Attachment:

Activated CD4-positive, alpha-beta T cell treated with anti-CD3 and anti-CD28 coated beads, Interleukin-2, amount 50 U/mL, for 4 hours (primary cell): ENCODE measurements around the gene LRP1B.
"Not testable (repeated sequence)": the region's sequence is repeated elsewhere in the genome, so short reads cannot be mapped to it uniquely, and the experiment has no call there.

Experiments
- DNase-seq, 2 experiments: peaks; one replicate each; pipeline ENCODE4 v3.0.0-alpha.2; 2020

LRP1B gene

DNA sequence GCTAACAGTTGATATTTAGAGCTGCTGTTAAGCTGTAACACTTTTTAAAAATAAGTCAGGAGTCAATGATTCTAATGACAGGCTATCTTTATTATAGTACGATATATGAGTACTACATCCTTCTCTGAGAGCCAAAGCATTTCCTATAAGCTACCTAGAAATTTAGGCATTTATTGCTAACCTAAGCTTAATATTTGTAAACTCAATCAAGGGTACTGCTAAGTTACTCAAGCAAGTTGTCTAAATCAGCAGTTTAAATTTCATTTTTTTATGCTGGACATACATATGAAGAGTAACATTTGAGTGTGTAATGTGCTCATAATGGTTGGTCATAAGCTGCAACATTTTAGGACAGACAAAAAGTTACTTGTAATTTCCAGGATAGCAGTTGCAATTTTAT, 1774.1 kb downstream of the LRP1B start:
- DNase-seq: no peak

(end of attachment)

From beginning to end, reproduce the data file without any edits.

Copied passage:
Activated CD4-positive, alpha-beta T cell treated with anti-CD3 and anti-CD28 coated beads, Interleukin-2, amount 50 U/mL, for 4 hours (primary cell): ENCODE measurements around the gene LRP1B.
"Not testable (repeated sequence)": the region's sequence is repeated elsewhere in the genome, so short reads cannot be mapped to it uniquely, and the experiment has no call there.

Experiments
- DNase-seq, 2 experiments: peaks; one replicate each; pipeline ENCODE4 v3.0.0-alpha.2; 2020

LRP1B gene

DNA sequence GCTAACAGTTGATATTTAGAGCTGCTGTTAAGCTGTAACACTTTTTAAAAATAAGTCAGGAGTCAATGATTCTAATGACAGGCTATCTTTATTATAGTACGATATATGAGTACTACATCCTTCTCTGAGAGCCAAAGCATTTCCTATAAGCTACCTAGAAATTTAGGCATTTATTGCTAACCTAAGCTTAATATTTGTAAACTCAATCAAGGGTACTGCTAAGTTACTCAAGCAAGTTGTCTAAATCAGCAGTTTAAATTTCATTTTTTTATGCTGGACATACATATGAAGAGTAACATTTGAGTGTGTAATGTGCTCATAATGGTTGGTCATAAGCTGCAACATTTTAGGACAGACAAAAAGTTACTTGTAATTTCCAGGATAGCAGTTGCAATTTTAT, 1774.1 kb downstream of the LRP1B start:
- DNase-seq: no peak